Poultry International - August 2018 - 32
32 ❙ PoultryInternational
Tackling cage-free layer
housing air quality challenges
hens access to
a litter area for
behavior, but it can
result in dust and
Shown is an infrared photo of hens in the litter area prior to it being
sprayed with electrolyzed water. Blue is the coolest color, followed by
green, yellow, orange and red, which is the hottest.
Egg Industry Center, Iowa State University
Aviary housing systems offer layers access to litter to
express natural behaviors, such as scratching, foraging
and dust bathing. However, air quality in cage-free systems may be compromised as dust (particulate matter)
and ammonia increase as manure and litter accumulate
on the floor.
Dust, which can serve as a carrier of microorganisms and endotoxins, is a significant health risk for farm
workers and the birds as fine particulate matter can enter into the respiratory system. Ammonia, likewise, can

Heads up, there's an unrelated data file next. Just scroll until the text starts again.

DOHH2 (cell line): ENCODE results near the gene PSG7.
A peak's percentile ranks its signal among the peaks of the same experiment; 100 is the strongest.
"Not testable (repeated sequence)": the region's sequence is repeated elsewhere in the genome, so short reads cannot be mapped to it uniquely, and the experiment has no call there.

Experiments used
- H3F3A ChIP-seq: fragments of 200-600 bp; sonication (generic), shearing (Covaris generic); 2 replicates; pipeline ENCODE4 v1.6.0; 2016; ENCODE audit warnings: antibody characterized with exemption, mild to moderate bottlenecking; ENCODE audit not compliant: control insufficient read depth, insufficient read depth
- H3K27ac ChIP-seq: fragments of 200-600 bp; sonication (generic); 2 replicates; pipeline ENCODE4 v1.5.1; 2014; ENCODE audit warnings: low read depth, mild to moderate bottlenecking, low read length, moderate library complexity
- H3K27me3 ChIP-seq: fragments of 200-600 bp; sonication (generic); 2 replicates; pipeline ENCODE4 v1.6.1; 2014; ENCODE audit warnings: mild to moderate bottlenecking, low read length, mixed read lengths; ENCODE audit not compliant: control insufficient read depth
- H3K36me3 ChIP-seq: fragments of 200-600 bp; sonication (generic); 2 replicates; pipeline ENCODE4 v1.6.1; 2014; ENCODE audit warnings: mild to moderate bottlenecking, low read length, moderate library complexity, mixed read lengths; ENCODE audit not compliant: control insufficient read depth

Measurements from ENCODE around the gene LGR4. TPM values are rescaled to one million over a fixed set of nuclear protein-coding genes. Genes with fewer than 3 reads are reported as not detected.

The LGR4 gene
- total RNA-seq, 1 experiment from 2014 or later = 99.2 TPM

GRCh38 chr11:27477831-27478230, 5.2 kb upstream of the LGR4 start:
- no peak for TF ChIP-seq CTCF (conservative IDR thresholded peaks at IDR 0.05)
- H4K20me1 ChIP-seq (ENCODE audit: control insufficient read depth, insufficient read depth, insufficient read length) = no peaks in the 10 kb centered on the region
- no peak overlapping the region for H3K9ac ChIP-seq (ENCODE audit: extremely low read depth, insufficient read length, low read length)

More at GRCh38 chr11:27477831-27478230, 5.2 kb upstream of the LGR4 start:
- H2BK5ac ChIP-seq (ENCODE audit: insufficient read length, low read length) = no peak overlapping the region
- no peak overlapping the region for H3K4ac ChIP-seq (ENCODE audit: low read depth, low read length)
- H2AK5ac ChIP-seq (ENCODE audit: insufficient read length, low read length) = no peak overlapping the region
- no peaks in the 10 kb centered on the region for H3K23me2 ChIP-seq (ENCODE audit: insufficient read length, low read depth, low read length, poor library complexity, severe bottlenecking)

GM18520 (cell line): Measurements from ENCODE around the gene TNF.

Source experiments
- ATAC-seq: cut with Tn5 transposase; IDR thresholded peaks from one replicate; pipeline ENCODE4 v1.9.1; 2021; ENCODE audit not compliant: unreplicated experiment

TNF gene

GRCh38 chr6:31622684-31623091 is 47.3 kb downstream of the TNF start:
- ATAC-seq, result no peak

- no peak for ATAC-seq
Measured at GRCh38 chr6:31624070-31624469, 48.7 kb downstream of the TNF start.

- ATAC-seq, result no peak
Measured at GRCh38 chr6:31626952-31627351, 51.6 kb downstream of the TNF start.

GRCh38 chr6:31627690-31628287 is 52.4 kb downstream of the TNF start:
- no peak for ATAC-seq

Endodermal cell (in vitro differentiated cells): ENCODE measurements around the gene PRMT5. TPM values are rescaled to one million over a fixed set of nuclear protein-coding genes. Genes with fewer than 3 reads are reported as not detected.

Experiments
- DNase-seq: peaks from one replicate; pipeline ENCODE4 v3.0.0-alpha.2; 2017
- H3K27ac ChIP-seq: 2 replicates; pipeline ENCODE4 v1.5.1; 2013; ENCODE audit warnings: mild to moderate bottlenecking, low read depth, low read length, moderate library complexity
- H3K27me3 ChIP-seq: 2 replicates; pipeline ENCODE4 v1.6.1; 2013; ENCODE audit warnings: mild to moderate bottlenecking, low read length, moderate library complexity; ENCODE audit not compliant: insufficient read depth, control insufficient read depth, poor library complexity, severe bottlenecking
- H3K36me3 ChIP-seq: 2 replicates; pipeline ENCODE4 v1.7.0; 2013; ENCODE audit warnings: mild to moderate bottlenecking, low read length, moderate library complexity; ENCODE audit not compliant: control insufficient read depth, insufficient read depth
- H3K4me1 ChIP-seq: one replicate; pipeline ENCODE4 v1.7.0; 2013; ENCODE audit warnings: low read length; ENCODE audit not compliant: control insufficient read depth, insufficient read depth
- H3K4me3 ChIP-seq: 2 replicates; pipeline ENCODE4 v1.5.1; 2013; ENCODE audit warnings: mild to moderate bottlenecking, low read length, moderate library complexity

cause respiratory tract irritation or damage.
Dust control in cage-free houses
Recent studies have shown that cage-free housing
results in six to nine times higher dust in the house
environment than cage systems with manure belts.
Researchers in Europe and the U.S. have explored
many potential approaches to controlling dust including ionization with electrical charges using metal wires
on the ceiling. Other studies have focused on spraying
litter with treatments including tap water; acidic water;
soybean, canola or rapeseed oil; and combinations of
water and oil.
Read more about how to mitigate dust and ammonia in cage-free
www.WATTAgNet.com ❙ August 2018